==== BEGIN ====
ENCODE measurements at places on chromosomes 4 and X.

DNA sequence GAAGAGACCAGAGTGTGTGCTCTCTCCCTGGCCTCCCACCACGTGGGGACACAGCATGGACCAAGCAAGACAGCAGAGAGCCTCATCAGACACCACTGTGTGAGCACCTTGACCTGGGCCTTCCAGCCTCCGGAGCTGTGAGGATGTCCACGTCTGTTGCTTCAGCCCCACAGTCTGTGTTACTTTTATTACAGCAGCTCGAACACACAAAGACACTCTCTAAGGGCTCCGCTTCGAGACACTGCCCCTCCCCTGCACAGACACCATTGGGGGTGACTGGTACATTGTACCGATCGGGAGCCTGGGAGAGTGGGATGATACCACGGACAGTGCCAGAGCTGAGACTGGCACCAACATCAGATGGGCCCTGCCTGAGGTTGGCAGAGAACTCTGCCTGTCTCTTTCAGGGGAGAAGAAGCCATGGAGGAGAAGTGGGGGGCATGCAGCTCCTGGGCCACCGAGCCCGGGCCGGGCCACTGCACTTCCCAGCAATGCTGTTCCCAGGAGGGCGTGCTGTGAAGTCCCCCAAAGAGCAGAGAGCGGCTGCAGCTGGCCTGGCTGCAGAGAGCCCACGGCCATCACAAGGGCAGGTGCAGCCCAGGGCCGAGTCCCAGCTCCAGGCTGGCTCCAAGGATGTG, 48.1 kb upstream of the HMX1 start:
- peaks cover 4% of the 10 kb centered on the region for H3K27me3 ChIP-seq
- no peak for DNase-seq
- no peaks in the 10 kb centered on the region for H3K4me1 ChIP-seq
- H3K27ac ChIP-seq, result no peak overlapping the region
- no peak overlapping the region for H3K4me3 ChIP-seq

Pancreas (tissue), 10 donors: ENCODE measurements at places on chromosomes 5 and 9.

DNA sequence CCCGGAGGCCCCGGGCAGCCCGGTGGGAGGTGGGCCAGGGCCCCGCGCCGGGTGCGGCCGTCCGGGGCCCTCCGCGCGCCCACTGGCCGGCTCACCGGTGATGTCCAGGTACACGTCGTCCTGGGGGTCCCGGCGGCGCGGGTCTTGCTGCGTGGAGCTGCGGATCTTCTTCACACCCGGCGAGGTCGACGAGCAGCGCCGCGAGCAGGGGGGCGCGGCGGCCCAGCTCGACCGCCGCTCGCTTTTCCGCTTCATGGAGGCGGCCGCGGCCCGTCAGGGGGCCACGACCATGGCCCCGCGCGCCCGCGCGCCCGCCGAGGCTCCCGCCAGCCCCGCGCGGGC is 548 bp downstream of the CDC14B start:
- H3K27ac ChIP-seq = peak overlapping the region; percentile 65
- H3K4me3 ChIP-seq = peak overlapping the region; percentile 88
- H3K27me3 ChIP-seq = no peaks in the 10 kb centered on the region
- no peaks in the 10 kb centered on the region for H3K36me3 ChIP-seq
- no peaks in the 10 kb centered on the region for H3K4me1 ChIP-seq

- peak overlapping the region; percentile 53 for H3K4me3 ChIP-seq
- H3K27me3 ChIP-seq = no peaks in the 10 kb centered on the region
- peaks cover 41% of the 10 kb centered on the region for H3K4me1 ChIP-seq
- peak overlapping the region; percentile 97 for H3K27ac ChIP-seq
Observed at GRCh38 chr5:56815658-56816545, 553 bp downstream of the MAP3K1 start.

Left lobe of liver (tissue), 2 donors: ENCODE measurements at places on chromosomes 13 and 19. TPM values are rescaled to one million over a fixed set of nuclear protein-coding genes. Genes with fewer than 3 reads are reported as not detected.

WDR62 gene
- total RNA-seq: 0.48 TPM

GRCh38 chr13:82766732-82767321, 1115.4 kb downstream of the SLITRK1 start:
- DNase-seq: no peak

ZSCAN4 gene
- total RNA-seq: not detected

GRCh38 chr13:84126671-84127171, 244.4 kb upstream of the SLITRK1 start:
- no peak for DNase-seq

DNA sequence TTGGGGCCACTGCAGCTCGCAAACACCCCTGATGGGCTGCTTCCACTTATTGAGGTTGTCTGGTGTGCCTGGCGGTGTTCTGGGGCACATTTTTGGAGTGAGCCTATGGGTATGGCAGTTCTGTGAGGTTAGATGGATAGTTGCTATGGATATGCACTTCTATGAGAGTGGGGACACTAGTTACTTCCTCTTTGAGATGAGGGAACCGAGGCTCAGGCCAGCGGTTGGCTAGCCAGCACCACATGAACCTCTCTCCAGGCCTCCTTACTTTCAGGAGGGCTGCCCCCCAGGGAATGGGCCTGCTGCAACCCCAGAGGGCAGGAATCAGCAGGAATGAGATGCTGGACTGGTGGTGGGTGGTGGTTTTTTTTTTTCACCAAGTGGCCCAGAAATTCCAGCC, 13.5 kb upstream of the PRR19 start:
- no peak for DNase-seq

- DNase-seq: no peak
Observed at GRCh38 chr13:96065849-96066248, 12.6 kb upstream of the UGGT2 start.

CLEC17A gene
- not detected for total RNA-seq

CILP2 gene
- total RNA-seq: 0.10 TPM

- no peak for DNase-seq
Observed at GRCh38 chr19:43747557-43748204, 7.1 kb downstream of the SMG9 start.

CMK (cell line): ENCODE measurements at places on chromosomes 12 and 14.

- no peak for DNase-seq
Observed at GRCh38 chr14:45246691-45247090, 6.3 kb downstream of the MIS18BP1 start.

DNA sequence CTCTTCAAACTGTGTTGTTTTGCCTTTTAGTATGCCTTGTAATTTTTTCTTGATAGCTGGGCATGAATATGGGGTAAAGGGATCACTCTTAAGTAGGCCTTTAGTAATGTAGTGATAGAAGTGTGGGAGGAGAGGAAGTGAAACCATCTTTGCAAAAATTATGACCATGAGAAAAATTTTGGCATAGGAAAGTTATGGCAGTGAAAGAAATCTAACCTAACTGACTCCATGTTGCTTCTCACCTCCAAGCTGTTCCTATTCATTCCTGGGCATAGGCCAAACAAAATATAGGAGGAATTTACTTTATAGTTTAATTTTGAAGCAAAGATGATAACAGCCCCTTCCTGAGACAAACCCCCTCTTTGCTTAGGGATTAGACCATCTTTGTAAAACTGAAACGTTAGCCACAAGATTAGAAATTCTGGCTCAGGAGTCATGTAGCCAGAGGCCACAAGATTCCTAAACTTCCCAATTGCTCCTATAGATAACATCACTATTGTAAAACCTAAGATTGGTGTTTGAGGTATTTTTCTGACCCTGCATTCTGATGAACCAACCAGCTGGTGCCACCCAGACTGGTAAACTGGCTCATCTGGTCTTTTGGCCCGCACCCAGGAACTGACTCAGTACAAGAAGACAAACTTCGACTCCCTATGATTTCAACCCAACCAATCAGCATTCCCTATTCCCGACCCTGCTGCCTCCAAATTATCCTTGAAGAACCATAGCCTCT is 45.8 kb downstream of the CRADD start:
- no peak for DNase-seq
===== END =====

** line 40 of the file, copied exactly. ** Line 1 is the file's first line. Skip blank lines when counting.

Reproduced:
- no peak for DNase-seq